Medieval Evil Upheaval

Hey gamers, I want to talk to you a little bit about evil campaigns today.

Why? Well mainly because I went through a bit of a row with my gamers this weekend and I want you to be able to learn from my mistakes.

Campaigns with evil PCs can be fun, but they put a lot of extra weight onto the DM because my number one thing when it comes to my games is I make the world realistic. Not “there is no magic” realistic but “actions have consequences” realistic – and this is true of my good campaigns too. If you neglect the NPCs they aren’t going to help you. Fail to warn the peasants about the incoming orcs? Dead peasants. Steal from a crime boss, there’s going to be an assassin around one of the next corners, or maybe the next two if you upset him enough.

The same should be said of evil campaigns, sure you can push limits, but expect the limits to push back.

First, I recommend only trying this with a group of experienced role-players. It can be very difficult to correctly articulate the thoughts and feelings of people who would normally be considered criminally insane, and as such I think experience is important in this matter. Even most normal campaigns have a twinge of evil in them if you consider the morality of the adventurer profession.

Second, make sure you have an established reward/consequence system. I don’t mean “kill the thing get the other thing” I mean, if you raise a bunch of undead in a nearby cemetery and the town guard finds out, they’re probably going to try and stop you. They might even call in reinforcements in the form of a paladin or two.  This can be the bane of a “good” aligned group as well, especially one that happens to get a little over zealous going after corrupted officials or dispensing vigilante justice – local lords don’t take kindly to people upsetting the natural order of their serfdom. A dynamic and responsive world is the heart of table top RPGing. If you just wanted to kill one thing to get better loot, there’s dozens of videogames which are going to be a much better use of your time than sitting around the table with your friends.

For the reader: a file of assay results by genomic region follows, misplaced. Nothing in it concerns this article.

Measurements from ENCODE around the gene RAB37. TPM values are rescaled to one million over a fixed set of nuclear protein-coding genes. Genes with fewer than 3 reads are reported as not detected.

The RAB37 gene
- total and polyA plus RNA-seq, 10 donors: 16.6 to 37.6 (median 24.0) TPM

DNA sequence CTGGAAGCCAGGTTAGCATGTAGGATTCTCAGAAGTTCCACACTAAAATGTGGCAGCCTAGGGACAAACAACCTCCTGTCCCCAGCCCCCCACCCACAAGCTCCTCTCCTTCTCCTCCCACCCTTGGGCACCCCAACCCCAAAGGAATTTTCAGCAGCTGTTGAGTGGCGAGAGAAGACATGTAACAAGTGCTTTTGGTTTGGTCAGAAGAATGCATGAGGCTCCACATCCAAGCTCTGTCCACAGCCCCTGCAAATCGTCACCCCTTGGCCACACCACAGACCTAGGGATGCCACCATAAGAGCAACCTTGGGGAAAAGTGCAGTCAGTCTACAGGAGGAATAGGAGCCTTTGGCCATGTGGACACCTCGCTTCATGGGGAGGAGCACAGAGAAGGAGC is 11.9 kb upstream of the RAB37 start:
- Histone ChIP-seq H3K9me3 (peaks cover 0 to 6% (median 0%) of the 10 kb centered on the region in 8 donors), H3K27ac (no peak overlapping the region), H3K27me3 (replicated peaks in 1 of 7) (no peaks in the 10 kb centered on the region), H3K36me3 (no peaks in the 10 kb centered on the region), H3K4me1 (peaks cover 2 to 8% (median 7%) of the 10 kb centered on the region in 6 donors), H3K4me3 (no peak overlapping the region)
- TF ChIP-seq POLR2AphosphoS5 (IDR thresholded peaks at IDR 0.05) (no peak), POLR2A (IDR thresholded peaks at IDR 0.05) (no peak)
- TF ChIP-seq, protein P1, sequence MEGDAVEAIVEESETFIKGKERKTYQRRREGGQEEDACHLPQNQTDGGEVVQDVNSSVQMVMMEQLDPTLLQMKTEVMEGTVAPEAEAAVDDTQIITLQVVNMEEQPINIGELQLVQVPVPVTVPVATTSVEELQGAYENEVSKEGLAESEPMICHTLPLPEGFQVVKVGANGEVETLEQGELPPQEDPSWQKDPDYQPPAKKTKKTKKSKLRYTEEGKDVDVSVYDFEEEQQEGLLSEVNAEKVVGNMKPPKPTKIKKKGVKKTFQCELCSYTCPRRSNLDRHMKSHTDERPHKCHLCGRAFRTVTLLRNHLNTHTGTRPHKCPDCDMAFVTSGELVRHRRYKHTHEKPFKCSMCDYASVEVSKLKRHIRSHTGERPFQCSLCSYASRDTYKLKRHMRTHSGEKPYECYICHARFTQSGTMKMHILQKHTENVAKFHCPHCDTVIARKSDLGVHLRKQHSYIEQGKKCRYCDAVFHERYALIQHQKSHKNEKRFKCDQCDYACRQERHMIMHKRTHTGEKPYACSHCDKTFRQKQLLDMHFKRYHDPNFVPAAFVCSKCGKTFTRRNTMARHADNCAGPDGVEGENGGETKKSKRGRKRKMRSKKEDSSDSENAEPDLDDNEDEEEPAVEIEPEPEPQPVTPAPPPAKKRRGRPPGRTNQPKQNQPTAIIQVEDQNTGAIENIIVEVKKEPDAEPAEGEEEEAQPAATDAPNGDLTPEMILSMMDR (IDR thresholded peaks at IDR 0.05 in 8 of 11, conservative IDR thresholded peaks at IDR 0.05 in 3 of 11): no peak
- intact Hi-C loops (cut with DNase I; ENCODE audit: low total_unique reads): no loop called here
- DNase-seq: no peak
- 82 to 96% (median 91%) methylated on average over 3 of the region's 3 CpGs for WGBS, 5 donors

If you’re planning on running these sorts of evil games, you need to decide on how you’re going to structure the story. Evil, for evil’s sake, is not a story and will get boring quickly. Look to the lawful evil communities which have become powerful antagonists for your do gooding heroes. The Drow Matriarchy, the Cheliaxians, The Great Efreeti society and the City of Brass, The Red Wizards of Thay – they may be evil, but they follow their own laws and woe to those who break them. This can actually be a perfect way to fit evil characters into a ‘do gooding’ campaign. Drow are constantly besieged by their enemies, other Drow included. The Red Wizards struggle to maintain their dominance and Devil’s are persnickety allies at best.

Then you need to decide how you want the game to progress. Are they evil overlords pulling all the strings? Are they lieutenants to something bigger, or are they dramatic personae who are the Byronic antiheros just looking for someone who understands their need for revenge and perverted justice?

All of this is stuff that needs to be worked out ahead of time otherwise its going to lead to headaches further down the line. Trust me.

There’s one last thing you need to be aware of in evil campaigns. Evil things can happen. Those distasteful things which are only allude to in anything rated PG-13. I usually run my games somewhere between PG-13 and R rated, unless there are extenuating circumstances or I’m building a scene. My non-fantasy genre games tend to run a little darker, especially the Call of the Cthulhu, but you need to decide for yourself where the limits of what you’re running are going to be. Pushing these limits can be fun, but you need to understand that some things will make people uncomfortable and that shouldn’t be your end goal. If it is, please just go back to being an internet troll. I recommend handling these sorts of scenarios like Hollywood. Where two people go into the bedroom, and then it cuts to the next morning, we all know what happened, but it can go unsaid. I find this the best way to handle the most distasteful acts.

Anyway thanks for letting me get that off my chest and goodluck if you ever try a similar endeavor.

As always,

Game on.